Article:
Obama’s closing of America: Keystone’s fifth birthday
More than five years ago, the application to build the Keystone XL pipeline to transfer oil from a fertile Canadian field to American refineries was filed with the U.S. State Department.
The application still languishes in the Obama Administration
Obama supporters in Big Labor have spoken out, testified, begged and cajoled the Administration to act, but nothing.
Even with a State Department estimated ten thousand jobs at stake, Obama remains paralyzed, unable to say yes to a safe old technology project. An oil delivery project that should have already have been completed rather than sitting on a politician’s desk, contributing greatly toward eliminating our national dependence upon insecure Middle East oil sources.
Instead, Obama cowers in his D.C. public housing afraid of offending the grown up 1960 hippies and their progeny by signing off on one of the most common sense projects in history.
Obama and the green purveyors of economic doom and environmental cataclysm are in league together in their determination to transform America by destroying our nation’s industrial base through driving energy costs higher to create viable markets for less efficient and more costly technologies like solar, bio-mass and even unreliable wind.
On the same day that the Keystone XL pipeline’s five year anniversary was marked, the Obama Administration rolled out the first of four upcoming regulations designed to cripple domestic energy production and reliable electricity generation.
The anti-coal fired utility plants plan will stop the building of any new coal fired utilities and impose billions of dollars of costs on existing plants in an attempt to end electricity generation using coal.
Gina McCarthy, the new Environmental Protection Agency (EPA) Administrator who John McCain and a band of renegade Republican Senators shamefully allowed to take office, revealed her determination to use the vast powers of the EPA to destroy the U.S. economy saying, “If our changing climate goes unchecked, it will have devastating impacts on the United States and the planet. Reducing carbon pollution is critically important to the protection of Americans’ health and the environment upon which our economy depends,” she said. However, she added, “we have to be sensitive to economic consequences of our action.”
Her “sensitivity” will be appreciated by coal miners in Kentucky, Illinois, Wyoming, Colorado and West Virginia whose jobs she is trying to kill along with the towns that they support.
Her “sensitivity” will be felt by those who suffer from brownouts and blackouts due to the closure of 32 coal fired electricity generating utilities in the wake of the new regulations. Not to mention the manufacturers and other job creators who choose to do business elsewhere around the world due to the U.S. reverting to a country that has unreliable electricity generating capacity.
However, the Obama Administration is not content to just regulate existing and future coal production out of existence, as it was announced that a major international mining company is going to drop out of efforts to extract almost a trillion dollars of copper and other metals out of a desolate area of Alaska due to the high cost of attempting to mine in America.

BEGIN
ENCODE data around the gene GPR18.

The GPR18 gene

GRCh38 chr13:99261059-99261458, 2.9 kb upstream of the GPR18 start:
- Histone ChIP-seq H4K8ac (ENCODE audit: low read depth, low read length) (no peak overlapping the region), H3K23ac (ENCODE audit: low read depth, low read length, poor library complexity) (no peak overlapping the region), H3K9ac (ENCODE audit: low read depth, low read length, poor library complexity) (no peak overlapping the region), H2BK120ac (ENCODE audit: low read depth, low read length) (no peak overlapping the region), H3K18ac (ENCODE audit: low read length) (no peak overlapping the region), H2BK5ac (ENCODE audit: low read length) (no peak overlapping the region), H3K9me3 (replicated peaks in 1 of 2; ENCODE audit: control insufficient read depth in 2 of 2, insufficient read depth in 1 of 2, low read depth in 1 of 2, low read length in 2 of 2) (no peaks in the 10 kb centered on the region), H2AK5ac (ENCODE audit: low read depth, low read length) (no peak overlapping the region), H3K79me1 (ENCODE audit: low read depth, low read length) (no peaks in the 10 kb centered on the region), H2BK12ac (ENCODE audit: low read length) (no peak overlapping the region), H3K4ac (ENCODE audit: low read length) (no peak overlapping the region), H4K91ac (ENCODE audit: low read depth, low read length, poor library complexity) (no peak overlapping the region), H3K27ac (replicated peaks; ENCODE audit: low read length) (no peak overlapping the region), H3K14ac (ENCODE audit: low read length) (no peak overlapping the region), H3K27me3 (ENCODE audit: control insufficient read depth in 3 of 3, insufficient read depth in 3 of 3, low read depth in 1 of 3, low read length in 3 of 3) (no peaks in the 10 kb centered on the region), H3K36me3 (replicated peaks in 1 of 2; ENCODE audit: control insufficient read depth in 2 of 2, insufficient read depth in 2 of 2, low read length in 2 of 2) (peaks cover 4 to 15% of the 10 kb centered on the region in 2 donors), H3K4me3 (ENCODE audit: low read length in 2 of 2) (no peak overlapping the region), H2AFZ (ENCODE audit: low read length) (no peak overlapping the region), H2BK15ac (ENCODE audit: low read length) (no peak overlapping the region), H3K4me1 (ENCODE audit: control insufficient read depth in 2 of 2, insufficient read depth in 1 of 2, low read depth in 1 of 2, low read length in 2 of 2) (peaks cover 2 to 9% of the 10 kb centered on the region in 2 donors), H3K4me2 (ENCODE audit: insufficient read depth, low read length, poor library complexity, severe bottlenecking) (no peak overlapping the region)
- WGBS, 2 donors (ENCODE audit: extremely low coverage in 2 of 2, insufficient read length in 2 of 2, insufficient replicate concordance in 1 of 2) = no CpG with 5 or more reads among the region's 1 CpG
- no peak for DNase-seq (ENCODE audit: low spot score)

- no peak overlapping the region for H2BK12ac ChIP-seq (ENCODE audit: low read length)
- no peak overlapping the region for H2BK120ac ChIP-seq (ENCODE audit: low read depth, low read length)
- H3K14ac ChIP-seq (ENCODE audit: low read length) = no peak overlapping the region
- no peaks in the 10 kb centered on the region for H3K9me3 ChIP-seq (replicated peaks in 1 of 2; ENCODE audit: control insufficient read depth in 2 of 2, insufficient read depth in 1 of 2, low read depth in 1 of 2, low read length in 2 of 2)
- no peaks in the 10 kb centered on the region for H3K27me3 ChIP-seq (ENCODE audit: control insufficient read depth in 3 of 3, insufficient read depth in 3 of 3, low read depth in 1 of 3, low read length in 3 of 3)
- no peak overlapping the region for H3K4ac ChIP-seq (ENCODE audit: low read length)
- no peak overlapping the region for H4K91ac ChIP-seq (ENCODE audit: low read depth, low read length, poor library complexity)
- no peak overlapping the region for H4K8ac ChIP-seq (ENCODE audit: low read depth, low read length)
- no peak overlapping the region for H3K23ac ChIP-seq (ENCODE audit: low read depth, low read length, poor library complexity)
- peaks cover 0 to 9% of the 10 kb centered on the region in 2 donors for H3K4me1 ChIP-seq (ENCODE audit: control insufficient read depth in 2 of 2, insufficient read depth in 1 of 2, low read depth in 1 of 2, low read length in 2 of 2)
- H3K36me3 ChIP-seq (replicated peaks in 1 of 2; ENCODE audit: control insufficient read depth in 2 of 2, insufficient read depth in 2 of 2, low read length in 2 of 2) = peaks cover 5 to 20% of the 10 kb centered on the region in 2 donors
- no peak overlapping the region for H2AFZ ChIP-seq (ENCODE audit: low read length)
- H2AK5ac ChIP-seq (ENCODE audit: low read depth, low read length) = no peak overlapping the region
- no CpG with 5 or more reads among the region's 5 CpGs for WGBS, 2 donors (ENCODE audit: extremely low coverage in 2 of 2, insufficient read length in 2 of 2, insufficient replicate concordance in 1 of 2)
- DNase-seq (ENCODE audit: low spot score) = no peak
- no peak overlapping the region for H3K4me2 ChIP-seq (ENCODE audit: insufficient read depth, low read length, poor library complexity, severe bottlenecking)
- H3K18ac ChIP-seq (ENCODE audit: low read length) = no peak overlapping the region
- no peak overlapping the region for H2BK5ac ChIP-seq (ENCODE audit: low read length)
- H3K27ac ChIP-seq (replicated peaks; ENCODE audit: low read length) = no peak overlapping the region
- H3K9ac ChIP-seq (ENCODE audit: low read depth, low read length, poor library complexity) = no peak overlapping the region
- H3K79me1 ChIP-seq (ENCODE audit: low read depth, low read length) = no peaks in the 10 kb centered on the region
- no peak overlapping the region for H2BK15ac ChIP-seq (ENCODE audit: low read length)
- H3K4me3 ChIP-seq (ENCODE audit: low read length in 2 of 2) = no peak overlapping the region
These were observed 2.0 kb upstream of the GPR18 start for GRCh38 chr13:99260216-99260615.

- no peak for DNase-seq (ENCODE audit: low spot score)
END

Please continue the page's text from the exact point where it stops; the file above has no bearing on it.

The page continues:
The land where the deposit was found was originally federally owned. Traded to the state of Alaska, in exchange for more environmentally valuable land that became Lake Clark National Park, it was designated for mining by the state. That all changed, when what was formerly vast wasteland became valuable due to the copper discovery.
After investing half a billion dollars in quantifying the find and developing the most environmentally sensitive mining process in history, the miners were not even allowed to go through the extremely onerous mine permitting process, as the EPA preemptively declared the mine not viable.
Obama has put a giant, “Not Open” sign to anyone who wants to develop resources in America. Obama believes in shovel ready jobs, as long as you don’t turn dirt. He wants the lights to go on when you flip the switch so long as it doesn’t require the U.S. to use our more than 200 year supply of coal to make it happen. He would rather have western landscapes blighted by seas of 500 year old technology windmills that barely produce more energy than they consume than to allow a simple pipeline, like hundreds of others, to cross the U.S./Canadian border that brings a secure oil supply to America.
Five years ago, the company attempting to transport oil from Alberta, Canada to U.S. oil refineries foolishly relied upon the U.S. government to follow the law and act rationally. You can bet they won’t be fooled again, and the next pipeline will be built to western ports allowing the same oil to be exported to China.
Obama’s America has become a bad business partner, and that will have negative ramifications for decades after he has taken his place next to Jimmy Carter as the worse president since the turn of the 20th Century.
Five years for a simple pipeline approval, it would not have been believable before Obama transformed America, now no one would be foolish enough to even apply.
State Dept. to Spend $450K for Green Jobs--in Morocco
The State Department through its Bureau of Oceans and International Environmental and Scientific Affairs plans to spend $450,000 to create green jobs in Morocco.
“Morocco has set the goal to become one of the world’s largest sustainable economies by 2020, with an emphasis on creating green jobs in: renewable energy, sustainable agriculture, environmental and natural resource management, and improvement in environmental technologies,” the grant announcement said.